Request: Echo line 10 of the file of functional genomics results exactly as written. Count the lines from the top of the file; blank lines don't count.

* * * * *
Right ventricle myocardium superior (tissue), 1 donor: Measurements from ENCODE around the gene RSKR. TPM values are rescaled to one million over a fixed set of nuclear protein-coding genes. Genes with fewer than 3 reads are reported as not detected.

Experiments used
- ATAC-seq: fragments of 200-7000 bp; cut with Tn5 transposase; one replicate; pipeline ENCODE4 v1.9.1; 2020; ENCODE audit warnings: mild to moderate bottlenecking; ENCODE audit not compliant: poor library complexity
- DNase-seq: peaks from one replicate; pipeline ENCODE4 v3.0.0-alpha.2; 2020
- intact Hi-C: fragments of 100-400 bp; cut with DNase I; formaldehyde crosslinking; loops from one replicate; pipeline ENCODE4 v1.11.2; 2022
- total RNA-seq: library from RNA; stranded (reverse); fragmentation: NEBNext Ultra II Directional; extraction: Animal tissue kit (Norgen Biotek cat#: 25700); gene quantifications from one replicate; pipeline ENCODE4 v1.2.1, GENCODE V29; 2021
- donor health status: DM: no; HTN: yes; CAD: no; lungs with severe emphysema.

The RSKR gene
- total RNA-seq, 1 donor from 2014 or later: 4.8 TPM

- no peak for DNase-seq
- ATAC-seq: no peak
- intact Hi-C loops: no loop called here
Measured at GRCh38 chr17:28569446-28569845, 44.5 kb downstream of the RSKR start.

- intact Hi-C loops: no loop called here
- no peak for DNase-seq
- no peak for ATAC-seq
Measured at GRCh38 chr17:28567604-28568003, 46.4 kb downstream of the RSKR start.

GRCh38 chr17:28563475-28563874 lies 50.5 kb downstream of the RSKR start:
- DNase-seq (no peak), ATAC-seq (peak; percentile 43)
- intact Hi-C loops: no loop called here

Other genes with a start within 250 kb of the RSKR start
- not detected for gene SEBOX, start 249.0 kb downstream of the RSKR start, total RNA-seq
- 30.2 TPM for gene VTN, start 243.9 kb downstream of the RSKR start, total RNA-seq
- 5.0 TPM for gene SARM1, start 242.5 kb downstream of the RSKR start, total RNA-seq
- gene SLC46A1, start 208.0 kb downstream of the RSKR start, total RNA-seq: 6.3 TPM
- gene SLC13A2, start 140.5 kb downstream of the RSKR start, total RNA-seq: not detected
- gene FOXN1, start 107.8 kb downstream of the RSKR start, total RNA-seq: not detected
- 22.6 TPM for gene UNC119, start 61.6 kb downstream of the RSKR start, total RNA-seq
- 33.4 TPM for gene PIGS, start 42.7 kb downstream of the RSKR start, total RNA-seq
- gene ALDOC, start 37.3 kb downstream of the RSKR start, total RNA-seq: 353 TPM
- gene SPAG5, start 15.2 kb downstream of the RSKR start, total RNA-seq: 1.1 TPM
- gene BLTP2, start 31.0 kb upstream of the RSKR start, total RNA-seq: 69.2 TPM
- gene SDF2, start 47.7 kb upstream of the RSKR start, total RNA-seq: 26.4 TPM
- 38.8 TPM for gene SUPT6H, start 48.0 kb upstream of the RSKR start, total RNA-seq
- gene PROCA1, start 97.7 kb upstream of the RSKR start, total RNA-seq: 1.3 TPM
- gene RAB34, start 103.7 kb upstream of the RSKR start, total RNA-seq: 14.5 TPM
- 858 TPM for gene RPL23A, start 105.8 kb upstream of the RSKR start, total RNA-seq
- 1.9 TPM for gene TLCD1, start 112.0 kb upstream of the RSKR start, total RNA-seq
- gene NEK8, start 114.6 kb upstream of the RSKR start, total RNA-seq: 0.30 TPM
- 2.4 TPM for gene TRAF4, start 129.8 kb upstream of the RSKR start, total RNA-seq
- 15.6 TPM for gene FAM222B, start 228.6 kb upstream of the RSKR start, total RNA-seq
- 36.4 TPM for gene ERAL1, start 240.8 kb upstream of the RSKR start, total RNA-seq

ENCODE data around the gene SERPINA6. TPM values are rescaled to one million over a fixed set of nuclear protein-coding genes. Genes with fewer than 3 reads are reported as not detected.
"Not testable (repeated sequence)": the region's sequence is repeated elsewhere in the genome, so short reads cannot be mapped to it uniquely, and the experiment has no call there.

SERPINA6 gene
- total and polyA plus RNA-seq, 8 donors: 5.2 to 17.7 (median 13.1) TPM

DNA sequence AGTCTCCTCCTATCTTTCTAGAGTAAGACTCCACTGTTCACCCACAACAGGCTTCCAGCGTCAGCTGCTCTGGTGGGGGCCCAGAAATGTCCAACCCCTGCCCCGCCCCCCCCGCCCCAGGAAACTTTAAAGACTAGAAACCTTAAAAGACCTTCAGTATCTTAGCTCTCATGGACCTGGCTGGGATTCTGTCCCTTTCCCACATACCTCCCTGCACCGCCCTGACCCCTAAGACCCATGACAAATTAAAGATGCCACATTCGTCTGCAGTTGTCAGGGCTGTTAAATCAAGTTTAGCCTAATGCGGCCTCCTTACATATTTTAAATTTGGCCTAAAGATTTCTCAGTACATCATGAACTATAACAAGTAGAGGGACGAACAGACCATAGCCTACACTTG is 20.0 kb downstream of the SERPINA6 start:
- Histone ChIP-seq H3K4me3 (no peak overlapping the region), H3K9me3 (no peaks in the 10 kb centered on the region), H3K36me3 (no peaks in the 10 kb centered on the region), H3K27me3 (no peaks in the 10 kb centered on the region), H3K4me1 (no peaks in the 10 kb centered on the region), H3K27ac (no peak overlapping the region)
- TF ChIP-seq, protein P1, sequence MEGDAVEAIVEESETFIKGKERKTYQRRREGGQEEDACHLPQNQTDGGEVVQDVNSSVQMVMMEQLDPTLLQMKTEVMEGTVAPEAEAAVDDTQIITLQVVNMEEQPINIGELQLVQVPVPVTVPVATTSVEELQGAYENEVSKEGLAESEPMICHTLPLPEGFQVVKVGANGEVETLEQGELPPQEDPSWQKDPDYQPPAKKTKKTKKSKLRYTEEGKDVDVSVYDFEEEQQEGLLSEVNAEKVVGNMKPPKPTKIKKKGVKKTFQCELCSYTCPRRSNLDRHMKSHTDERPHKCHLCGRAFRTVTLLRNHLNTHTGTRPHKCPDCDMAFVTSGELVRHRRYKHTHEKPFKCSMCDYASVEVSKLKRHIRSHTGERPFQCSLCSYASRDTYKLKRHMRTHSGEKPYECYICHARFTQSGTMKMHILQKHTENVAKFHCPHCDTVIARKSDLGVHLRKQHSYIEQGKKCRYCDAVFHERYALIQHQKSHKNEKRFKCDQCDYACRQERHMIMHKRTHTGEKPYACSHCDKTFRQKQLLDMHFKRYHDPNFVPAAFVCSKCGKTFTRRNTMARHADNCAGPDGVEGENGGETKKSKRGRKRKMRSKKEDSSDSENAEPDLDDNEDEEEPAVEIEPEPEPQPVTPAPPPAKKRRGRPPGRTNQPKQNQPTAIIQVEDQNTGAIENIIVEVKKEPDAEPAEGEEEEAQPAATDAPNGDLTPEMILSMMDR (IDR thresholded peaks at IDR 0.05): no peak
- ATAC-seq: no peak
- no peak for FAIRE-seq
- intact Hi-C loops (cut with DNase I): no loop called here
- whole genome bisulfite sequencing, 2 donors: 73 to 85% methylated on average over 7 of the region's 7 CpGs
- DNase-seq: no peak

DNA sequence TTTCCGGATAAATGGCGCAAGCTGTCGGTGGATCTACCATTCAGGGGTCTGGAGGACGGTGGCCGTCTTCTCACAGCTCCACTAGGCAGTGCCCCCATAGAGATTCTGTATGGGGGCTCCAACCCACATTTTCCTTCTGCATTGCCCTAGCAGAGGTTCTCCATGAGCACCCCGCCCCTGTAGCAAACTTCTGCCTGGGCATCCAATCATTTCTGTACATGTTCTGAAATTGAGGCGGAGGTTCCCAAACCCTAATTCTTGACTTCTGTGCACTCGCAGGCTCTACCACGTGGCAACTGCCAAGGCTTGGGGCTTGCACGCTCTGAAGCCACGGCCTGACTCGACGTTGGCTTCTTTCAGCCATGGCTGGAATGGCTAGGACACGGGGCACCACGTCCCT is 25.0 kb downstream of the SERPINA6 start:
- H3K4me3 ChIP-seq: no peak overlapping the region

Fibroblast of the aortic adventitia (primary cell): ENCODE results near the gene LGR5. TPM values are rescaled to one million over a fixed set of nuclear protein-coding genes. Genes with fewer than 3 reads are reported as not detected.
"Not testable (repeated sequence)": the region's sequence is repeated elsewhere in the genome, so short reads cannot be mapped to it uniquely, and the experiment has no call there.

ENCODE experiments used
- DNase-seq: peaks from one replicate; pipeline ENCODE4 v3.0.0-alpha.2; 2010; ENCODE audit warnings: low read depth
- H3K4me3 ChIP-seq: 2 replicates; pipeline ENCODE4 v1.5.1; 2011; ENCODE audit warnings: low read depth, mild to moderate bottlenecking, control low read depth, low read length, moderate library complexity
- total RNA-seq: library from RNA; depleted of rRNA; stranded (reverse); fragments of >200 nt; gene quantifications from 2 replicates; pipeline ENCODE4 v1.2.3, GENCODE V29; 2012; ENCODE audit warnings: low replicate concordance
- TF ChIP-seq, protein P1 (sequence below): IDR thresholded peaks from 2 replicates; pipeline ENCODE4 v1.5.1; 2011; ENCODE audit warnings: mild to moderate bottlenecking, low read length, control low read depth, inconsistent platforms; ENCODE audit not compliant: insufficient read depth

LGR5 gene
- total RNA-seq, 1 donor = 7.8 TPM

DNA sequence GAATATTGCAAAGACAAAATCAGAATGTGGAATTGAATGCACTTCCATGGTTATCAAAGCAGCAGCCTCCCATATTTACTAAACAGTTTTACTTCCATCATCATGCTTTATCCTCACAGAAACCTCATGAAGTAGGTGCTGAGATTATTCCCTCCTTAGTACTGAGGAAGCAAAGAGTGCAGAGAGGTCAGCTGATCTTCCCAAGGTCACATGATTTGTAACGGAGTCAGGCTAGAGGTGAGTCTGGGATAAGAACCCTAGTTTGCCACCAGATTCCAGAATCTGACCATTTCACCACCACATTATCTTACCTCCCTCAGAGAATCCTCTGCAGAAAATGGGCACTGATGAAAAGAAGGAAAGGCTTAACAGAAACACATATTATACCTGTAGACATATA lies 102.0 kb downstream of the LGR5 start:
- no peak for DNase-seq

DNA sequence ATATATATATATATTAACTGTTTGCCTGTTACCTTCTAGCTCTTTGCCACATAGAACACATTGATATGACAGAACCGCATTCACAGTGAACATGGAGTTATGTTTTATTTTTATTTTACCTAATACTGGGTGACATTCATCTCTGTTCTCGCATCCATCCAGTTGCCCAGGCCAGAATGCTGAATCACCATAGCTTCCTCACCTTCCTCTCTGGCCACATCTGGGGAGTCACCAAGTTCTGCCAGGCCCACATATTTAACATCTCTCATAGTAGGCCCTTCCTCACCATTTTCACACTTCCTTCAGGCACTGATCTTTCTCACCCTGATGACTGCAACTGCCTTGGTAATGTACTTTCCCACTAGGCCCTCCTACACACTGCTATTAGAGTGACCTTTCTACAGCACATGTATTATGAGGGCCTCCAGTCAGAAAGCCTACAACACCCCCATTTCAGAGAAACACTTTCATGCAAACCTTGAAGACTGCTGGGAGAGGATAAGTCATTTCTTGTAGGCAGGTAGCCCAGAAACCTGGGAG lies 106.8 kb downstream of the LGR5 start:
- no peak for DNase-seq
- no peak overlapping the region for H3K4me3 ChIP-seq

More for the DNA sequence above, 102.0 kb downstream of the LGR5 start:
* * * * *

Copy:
- no peak for DNase-seq